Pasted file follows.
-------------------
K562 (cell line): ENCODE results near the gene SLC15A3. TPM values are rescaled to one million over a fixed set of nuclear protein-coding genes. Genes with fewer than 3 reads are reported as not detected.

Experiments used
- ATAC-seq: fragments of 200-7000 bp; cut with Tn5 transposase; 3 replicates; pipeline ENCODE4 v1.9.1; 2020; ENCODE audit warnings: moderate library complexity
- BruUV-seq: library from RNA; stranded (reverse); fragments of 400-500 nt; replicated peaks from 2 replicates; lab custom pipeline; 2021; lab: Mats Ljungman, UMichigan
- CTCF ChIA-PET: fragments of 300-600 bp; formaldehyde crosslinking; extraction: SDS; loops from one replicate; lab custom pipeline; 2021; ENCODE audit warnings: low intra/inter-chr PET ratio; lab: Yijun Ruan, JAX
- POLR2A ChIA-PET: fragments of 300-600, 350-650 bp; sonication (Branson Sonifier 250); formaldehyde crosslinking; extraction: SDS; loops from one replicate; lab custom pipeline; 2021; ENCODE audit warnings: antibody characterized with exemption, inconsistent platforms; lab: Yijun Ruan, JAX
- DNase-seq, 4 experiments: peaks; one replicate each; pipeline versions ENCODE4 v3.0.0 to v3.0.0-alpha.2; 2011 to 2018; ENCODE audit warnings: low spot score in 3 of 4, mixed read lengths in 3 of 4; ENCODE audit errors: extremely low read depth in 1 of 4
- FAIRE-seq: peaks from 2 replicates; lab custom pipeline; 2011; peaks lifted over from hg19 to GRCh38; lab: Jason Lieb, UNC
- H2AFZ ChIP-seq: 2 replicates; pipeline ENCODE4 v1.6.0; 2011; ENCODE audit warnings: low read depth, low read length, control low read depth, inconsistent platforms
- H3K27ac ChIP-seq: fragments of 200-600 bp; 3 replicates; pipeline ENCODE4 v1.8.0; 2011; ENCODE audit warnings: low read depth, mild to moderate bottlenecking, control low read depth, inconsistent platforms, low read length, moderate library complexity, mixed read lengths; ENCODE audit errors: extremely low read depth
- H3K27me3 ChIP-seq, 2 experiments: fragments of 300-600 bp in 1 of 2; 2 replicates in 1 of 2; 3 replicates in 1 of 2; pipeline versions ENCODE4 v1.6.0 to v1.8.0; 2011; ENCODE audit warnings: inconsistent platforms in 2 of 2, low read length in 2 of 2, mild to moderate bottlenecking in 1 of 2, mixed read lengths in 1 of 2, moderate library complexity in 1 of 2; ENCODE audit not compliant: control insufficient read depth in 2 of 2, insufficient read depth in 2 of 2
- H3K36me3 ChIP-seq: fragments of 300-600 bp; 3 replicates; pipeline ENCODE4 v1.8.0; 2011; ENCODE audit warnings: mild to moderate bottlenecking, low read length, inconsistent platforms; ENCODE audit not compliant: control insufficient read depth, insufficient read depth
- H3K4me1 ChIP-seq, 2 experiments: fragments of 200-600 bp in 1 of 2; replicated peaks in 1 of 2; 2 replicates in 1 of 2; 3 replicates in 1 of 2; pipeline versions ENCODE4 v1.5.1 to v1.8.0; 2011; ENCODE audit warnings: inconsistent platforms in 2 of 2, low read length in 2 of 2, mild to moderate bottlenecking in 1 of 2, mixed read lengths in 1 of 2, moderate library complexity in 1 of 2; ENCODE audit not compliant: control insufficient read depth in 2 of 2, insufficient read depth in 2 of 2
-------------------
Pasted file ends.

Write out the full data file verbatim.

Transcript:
K562 (cell line): ENCODE results near the gene SLC15A3. TPM values are rescaled to one million over a fixed set of nuclear protein-coding genes. Genes with fewer than 3 reads are reported as not detected.

Experiments used
- ATAC-seq: fragments of 200-7000 bp; cut with Tn5 transposase; 3 replicates; pipeline ENCODE4 v1.9.1; 2020; ENCODE audit warnings: moderate library complexity
- BruUV-seq: library from RNA; stranded (reverse); fragments of 400-500 nt; replicated peaks from 2 replicates; lab custom pipeline; 2021; lab: Mats Ljungman, UMichigan
- CTCF ChIA-PET: fragments of 300-600 bp; formaldehyde crosslinking; extraction: SDS; loops from one replicate; lab custom pipeline; 2021; ENCODE audit warnings: low intra/inter-chr PET ratio; lab: Yijun Ruan, JAX
- POLR2A ChIA-PET: fragments of 300-600, 350-650 bp; sonication (Branson Sonifier 250); formaldehyde crosslinking; extraction: SDS; loops from one replicate; lab custom pipeline; 2021; ENCODE audit warnings: antibody characterized with exemption, inconsistent platforms; lab: Yijun Ruan, JAX
- DNase-seq, 4 experiments: peaks; one replicate each; pipeline versions ENCODE4 v3.0.0 to v3.0.0-alpha.2; 2011 to 2018; ENCODE audit warnings: low spot score in 3 of 4, mixed read lengths in 3 of 4; ENCODE audit errors: extremely low read depth in 1 of 4
- FAIRE-seq: peaks from 2 replicates; lab custom pipeline; 2011; peaks lifted over from hg19 to GRCh38; lab: Jason Lieb, UNC
- H2AFZ ChIP-seq: 2 replicates; pipeline ENCODE4 v1.6.0; 2011; ENCODE audit warnings: low read depth, low read length, control low read depth, inconsistent platforms
- H3K27ac ChIP-seq: fragments of 200-600 bp; 3 replicates; pipeline ENCODE4 v1.8.0; 2011; ENCODE audit warnings: low read depth, mild to moderate bottlenecking, control low read depth, inconsistent platforms, low read length, moderate library complexity, mixed read lengths; ENCODE audit errors: extremely low read depth
- H3K27me3 ChIP-seq, 2 experiments: fragments of 300-600 bp in 1 of 2; 2 replicates in 1 of 2; 3 replicates in 1 of 2; pipeline versions ENCODE4 v1.6.0 to v1.8.0; 2011; ENCODE audit warnings: inconsistent platforms in 2 of 2, low read length in 2 of 2, mild to moderate bottlenecking in 1 of 2, mixed read lengths in 1 of 2, moderate library complexity in 1 of 2; ENCODE audit not compliant: control insufficient read depth in 2 of 2, insufficient read depth in 2 of 2
- H3K36me3 ChIP-seq: fragments of 300-600 bp; 3 replicates; pipeline ENCODE4 v1.8.0; 2011; ENCODE audit warnings: mild to moderate bottlenecking, low read length, inconsistent platforms; ENCODE audit not compliant: control insufficient read depth, insufficient read depth
- H3K4me1 ChIP-seq, 2 experiments: fragments of 200-600 bp in 1 of 2; replicated peaks in 1 of 2; 2 replicates in 1 of 2; 3 replicates in 1 of 2; pipeline versions ENCODE4 v1.5.1 to v1.8.0; 2011; ENCODE audit warnings: inconsistent platforms in 2 of 2, low read length in 2 of 2, mild to moderate bottlenecking in 1 of 2, mixed read lengths in 1 of 2, moderate library complexity in 1 of 2; ENCODE audit not compliant: control insufficient read depth in 2 of 2, insufficient read depth in 2 of 2